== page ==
"This is a demonstration project, to show there's an alternative way to control invasive species," said Randi Rothmel, chairwoman of the township's environmental advisory committee and a member of the green committee that received a $12,000 grant for the project.
"The goats are a natural lawn mower," she said, and offer a better solution than using harsh chemicals.
The grant was approved by Sustainable New Jersey, a nonprofit organization that gives towns money to go green.
Last month, Rothmel went into a panic when Eco-Goats, an "environmentally friendly vegetation control service" in Maryland, backed out of the job days before the goats were scheduled to arrive. Brian Knox, Eco-Goats owner, had planned to bring in 70 goats to spend 12 days tackling the problem on the Mount, the woodland park that was once the site of a Revolutionary War skirmish.
But when Knox examined the site, he decided the goats might be vulnerable to vandals and might be able to eat only 40 percent of the thick ivy carpet.
"They will eat ivy when it goes vertical . . . but the dusty stuff on the ground they just don't like," he said last month.
Rothmel said Knox later came up with an alternative: hiring a heavy-duty mower and letting herbicides do the rest of the work. But she doubted the grant would cover that cost, saying the money had been approved for the goat project. Knox then contacted John Connelly, founder of Grazing Green Goats, near Harrisburg, to see whether he might be interested. Connelly had once worked with Knox, according to Rothmel.
Connelly could not be reached for comment Monday. His website says he has a background in the animal agriculture and production industry and is also a goat herder.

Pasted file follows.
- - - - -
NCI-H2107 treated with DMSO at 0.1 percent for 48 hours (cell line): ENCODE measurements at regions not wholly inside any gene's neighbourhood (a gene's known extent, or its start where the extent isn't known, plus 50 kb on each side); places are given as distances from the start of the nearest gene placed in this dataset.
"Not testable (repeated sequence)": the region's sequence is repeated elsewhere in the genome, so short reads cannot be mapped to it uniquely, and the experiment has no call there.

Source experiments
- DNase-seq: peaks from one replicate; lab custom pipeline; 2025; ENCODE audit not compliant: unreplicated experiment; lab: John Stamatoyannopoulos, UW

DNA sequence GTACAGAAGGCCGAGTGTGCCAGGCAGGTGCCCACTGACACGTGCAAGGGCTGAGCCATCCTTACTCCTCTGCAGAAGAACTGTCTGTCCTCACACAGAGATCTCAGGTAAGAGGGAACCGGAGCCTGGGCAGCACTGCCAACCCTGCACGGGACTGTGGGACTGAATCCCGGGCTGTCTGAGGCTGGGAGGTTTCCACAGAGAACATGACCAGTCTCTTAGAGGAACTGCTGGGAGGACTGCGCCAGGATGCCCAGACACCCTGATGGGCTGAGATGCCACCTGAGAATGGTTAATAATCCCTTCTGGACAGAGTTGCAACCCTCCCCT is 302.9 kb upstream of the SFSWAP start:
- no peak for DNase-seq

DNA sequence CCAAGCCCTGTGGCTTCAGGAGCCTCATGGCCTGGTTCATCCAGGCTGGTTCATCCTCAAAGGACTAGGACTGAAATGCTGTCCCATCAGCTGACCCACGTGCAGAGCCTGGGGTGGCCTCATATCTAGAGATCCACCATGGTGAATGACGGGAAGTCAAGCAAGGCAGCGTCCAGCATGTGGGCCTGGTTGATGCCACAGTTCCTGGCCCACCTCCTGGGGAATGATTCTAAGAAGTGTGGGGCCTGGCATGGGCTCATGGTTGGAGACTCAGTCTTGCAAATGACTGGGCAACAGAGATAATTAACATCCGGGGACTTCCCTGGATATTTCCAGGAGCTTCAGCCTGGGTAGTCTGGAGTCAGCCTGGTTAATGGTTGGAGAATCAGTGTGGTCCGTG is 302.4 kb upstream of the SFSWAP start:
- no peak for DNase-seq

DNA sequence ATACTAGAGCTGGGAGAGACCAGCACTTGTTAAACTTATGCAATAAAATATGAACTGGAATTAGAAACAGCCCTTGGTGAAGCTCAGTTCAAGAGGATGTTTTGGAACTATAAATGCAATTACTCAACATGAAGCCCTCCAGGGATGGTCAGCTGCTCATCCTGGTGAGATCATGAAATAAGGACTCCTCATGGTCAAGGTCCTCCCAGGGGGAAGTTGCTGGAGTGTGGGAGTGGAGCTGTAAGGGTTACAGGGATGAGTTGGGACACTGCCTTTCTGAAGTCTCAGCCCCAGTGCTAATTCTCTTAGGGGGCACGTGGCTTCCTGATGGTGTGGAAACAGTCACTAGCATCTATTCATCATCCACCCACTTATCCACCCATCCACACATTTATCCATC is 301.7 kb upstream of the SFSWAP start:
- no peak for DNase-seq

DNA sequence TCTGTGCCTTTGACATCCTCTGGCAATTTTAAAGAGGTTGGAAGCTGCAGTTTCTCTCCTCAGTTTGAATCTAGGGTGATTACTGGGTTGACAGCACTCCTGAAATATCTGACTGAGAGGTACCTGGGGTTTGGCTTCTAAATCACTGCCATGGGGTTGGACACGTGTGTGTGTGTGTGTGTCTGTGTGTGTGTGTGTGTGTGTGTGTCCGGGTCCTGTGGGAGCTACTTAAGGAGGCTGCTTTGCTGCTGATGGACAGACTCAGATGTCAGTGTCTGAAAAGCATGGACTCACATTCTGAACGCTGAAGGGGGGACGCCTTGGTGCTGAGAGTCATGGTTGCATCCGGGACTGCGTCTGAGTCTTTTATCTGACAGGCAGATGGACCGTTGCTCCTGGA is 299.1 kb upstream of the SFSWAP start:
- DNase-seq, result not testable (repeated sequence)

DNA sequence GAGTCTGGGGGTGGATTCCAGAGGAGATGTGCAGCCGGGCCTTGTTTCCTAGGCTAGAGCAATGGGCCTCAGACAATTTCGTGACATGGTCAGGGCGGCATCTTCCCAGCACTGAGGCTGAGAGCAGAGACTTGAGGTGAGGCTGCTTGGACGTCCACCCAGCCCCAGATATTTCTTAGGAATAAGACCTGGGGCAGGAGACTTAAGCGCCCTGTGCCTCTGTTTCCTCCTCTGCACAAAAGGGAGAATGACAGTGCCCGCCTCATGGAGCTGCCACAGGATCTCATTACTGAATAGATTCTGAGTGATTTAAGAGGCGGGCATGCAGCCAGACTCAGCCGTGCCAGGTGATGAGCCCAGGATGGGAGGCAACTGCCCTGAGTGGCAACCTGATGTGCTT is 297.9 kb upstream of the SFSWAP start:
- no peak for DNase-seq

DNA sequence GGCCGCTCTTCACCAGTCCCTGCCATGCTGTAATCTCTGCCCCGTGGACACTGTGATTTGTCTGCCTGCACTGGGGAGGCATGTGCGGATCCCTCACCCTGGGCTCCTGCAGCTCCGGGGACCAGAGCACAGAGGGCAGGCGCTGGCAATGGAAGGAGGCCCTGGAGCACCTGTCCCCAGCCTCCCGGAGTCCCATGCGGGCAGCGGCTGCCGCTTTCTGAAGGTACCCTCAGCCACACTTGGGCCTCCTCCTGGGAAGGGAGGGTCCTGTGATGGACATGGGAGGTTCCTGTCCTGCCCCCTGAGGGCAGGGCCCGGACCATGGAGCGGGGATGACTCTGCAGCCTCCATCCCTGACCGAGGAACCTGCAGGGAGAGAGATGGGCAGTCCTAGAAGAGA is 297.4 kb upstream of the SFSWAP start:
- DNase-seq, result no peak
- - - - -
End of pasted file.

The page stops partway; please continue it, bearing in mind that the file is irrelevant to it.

Rothmel said she was confident that Connelly's goats would be able to sufficiently attack the ivy. His goats also are tamer and therefore less likely to roam, she said.
"They'll be behind an electrified fence, but if there's any problems and they're let out, they probably won't go too far," she said.
Rothmel said that after the goats are gone, some herbicides will be sprayed to control new sprouts. Then, about 2,500 native trees and shrubs will be planted, possibly in the fall, she said.
"We want to plant the trees and understory that hopefully will produce a layered effect," she said. "A healthy forest has layers, small and large trees, but right now we have only large trees because of the ivy."
Since the Grazing Green Goats herd is slightly cheaper than the Eco-Goats', Rothmel said she hopes to use any leftover grant money to spray a natural repellent on the new plants to deter the deer from eating them.
"In the end, I'm happy it is going to work out," she said. "And now we have a little more money for the deer that we wouldn't have had."